I marveled at the quality and comprehensiveness of the effort, and others did too. It earned recognition for its clarity, its use of graphics, and its comprehensive look at each bureau’s services and accomplishments. The Standards board noted that Portland’s report was seen as one of the best examples. Yet, as I was leaving after ten years in the city, I told the incoming auditor to carefully consider ending the effort because I didn’t see it producing as much value as it cost in foregone audits. The auditors suspended their work in the office for about four or five months each year to produce the report. As auditors they did all they could to shave unnecessary hours off the preparation, but even then the office was diverting efforts away that could have produced about three or four audits per year. After eighteen years, the reports ended, replaced by a shorter report based on the community member satisfaction survey.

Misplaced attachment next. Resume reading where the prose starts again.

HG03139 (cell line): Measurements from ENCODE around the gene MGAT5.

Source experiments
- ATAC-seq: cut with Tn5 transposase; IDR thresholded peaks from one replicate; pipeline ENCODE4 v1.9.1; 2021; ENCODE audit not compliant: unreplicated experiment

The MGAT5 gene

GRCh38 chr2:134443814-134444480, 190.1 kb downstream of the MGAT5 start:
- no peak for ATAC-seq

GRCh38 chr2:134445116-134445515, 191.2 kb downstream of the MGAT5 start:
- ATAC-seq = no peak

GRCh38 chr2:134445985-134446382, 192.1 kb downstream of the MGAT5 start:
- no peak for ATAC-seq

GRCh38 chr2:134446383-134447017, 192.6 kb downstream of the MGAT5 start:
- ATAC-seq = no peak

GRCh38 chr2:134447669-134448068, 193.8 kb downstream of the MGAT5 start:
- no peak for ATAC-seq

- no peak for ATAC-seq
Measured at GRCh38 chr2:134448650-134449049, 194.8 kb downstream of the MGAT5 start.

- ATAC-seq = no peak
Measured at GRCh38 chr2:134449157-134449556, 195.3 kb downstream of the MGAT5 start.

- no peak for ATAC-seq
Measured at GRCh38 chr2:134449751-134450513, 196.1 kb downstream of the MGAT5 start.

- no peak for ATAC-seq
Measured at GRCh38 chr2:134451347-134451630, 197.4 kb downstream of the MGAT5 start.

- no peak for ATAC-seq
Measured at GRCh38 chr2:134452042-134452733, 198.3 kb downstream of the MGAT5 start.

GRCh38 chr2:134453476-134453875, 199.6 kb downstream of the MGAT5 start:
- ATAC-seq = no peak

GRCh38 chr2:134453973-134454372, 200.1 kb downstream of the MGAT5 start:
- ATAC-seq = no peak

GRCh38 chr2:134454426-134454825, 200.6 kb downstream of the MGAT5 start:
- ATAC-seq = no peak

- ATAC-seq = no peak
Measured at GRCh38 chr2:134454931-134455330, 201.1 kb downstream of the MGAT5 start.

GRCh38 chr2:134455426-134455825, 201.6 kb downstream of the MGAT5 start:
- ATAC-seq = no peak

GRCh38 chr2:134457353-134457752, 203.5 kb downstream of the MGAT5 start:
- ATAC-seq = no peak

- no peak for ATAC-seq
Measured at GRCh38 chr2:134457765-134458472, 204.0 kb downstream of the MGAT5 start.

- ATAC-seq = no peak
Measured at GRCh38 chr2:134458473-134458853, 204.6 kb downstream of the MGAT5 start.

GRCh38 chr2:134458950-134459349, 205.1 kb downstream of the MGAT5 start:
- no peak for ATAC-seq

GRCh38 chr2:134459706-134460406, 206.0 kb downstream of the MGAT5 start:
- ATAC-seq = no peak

During this period of 1990 to 2005, many measurement regimes competed to be the must-do scheme—Balanced Scorecard, Baldrige Awards, and Organizational Excellence, to name a few. While some department heads might have considered them, the Portland City council members had little interest. One frustrating situation was the budget office’s continued use of its performance measures in the budget document. These measures only reported on a few years, never covered all the key programs in a bureau, were simplistic, and often reported on inputs (number of police officers) without activities and results. Even though the auditor’s report was issued prior to the preparation of the first budget document, the budget office claimed that it could not earn the Government Finance Officers Association certificate of excellence if it substituted our measures report.